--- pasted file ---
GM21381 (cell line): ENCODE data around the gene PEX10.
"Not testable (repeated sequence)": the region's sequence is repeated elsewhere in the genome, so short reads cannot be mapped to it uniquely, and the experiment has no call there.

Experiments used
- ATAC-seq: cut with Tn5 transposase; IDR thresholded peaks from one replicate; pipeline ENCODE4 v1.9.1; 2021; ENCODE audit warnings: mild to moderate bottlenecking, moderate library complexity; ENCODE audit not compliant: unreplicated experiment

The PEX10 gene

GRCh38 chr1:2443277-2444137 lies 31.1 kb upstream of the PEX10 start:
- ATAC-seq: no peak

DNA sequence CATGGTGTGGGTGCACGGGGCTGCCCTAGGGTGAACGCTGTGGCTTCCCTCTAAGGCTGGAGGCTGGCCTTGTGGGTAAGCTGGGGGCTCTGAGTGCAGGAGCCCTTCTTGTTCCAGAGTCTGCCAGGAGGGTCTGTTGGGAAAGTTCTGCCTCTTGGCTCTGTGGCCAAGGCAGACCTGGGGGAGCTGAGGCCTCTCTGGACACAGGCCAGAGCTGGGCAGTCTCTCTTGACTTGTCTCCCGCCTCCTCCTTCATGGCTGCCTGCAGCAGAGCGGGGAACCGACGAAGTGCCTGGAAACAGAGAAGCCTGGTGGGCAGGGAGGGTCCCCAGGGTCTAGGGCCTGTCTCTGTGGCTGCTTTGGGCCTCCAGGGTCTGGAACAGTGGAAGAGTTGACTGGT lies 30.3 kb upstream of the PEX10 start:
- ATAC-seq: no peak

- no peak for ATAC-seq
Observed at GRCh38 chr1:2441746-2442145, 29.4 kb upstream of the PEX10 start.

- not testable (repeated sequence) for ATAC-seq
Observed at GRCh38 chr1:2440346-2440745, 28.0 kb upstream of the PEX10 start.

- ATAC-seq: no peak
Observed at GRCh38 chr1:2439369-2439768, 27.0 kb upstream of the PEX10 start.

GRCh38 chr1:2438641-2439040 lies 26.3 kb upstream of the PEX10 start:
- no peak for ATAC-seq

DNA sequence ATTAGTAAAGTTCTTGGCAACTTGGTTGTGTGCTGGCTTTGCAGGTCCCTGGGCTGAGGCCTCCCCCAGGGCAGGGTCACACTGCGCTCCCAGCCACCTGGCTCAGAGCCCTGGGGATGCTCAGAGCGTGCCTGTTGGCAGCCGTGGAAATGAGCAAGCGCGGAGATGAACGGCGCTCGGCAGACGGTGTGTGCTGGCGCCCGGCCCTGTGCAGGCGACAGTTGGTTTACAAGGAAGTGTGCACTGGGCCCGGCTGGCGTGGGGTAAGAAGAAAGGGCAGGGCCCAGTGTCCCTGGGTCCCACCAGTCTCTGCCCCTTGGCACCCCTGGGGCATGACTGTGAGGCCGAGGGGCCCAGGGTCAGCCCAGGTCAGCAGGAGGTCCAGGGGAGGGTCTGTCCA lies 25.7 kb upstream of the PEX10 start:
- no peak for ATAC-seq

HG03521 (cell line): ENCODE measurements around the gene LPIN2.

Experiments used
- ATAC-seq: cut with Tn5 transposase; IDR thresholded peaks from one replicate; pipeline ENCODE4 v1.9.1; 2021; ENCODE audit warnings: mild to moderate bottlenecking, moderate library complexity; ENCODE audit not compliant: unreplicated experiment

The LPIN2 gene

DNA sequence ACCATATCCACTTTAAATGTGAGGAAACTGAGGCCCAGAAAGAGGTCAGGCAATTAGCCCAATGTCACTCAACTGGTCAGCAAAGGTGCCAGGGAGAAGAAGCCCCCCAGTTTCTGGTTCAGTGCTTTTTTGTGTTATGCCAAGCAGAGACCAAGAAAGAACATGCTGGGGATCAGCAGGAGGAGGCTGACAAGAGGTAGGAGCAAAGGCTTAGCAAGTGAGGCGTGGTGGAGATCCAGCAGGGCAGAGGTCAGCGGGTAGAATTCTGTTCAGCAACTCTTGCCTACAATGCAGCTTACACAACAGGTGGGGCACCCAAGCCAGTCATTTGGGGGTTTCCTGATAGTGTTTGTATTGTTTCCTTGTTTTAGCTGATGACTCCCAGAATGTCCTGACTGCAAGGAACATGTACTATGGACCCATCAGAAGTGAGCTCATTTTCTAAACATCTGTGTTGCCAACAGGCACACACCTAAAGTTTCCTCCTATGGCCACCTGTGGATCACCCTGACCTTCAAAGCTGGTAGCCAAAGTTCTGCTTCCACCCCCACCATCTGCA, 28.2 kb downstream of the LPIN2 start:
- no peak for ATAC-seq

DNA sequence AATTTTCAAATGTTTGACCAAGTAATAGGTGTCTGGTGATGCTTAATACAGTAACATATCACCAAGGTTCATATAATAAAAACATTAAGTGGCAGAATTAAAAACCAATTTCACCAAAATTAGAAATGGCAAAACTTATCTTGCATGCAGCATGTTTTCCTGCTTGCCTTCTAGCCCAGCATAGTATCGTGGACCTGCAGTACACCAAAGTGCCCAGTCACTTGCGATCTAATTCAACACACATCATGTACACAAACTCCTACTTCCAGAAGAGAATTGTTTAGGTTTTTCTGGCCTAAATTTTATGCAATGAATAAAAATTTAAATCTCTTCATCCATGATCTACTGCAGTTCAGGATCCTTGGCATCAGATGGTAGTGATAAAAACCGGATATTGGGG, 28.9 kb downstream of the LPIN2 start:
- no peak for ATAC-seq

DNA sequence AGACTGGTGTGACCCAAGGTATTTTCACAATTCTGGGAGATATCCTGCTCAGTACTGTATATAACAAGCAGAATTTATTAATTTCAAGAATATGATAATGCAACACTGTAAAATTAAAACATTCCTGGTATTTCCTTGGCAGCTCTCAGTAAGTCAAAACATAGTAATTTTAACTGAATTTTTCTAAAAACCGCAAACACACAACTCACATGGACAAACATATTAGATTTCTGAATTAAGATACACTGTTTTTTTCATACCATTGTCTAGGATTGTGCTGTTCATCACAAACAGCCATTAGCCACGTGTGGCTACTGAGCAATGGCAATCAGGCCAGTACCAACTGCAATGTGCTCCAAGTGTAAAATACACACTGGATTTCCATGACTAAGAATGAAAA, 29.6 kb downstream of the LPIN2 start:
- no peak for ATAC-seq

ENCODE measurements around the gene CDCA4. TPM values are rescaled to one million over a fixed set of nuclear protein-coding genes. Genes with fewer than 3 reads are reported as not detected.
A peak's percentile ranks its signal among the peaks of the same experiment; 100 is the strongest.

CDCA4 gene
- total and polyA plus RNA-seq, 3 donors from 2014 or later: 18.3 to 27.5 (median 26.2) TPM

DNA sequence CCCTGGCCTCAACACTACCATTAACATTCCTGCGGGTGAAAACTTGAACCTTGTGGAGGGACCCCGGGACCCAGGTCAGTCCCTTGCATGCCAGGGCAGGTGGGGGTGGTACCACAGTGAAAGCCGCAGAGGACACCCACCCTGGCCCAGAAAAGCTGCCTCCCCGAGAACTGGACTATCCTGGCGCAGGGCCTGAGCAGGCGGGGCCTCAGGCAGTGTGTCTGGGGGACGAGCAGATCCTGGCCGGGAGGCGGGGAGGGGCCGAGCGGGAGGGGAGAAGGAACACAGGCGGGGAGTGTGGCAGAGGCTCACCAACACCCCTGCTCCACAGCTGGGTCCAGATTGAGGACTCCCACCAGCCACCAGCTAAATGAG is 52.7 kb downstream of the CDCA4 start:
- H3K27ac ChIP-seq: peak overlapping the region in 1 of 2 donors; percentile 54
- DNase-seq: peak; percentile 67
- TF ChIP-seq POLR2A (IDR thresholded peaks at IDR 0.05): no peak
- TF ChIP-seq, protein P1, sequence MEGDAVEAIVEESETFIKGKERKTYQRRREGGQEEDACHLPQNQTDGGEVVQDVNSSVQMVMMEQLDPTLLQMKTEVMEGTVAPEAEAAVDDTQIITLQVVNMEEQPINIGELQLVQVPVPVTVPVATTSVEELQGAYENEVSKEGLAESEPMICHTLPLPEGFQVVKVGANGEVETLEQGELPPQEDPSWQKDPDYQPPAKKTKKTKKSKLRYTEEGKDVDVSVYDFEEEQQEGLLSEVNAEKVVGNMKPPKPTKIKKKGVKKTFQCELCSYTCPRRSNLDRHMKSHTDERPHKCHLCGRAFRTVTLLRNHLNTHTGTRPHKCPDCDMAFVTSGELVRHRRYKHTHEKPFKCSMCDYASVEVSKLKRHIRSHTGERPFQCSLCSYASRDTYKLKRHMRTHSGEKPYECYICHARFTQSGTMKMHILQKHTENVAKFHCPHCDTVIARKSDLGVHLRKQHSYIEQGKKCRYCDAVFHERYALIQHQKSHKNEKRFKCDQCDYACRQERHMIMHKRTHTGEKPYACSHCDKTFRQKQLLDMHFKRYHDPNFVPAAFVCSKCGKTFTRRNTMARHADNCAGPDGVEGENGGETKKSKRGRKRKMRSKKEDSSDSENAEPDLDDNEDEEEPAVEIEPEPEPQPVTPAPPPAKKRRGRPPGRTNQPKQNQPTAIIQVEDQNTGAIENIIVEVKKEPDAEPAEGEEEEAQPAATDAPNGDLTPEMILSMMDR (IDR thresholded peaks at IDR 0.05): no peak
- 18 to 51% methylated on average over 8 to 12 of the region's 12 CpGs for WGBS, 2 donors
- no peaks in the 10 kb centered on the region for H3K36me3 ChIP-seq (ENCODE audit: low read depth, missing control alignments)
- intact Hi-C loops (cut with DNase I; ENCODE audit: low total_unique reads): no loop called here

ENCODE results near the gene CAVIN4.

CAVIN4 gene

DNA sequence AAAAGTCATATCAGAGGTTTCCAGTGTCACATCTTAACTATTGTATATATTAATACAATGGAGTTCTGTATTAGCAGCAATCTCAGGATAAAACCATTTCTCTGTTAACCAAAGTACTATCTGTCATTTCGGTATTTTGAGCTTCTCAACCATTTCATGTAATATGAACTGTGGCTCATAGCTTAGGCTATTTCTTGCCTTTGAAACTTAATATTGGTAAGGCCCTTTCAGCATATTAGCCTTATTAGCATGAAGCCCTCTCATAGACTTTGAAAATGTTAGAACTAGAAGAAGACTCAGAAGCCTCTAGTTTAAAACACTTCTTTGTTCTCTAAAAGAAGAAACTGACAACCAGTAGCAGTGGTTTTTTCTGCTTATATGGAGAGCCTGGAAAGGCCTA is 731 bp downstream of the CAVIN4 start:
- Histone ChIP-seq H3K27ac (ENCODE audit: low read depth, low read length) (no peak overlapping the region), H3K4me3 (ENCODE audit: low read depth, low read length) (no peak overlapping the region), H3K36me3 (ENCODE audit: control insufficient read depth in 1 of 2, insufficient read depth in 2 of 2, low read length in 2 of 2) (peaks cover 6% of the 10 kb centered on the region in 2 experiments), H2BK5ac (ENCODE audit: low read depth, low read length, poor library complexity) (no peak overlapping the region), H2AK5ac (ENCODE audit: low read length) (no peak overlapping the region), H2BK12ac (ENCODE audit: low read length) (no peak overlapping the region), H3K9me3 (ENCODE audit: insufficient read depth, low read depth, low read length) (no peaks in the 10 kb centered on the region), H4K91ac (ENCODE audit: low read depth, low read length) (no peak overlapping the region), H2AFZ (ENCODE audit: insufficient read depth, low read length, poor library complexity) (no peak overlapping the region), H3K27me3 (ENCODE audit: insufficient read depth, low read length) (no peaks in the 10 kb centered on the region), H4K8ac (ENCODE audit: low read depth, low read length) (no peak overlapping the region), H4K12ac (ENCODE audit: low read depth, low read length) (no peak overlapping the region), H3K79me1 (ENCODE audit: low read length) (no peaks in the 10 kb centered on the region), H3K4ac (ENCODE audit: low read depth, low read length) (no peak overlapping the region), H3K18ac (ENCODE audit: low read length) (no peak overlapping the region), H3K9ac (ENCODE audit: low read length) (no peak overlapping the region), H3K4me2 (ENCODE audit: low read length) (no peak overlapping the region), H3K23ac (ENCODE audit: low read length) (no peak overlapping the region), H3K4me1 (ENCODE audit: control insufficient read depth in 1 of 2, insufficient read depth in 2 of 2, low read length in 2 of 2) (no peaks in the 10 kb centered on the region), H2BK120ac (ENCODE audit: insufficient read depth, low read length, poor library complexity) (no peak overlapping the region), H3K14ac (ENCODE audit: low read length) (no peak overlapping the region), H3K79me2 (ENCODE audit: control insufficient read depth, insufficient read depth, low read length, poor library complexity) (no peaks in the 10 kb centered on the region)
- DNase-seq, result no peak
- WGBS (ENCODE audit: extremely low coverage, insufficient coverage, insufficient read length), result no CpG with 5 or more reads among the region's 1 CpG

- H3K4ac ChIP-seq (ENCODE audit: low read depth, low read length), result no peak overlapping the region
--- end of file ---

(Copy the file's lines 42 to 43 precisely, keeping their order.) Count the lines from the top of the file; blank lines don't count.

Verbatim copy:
ENCODE results near the gene CAVIN4.

CAVIN4 gene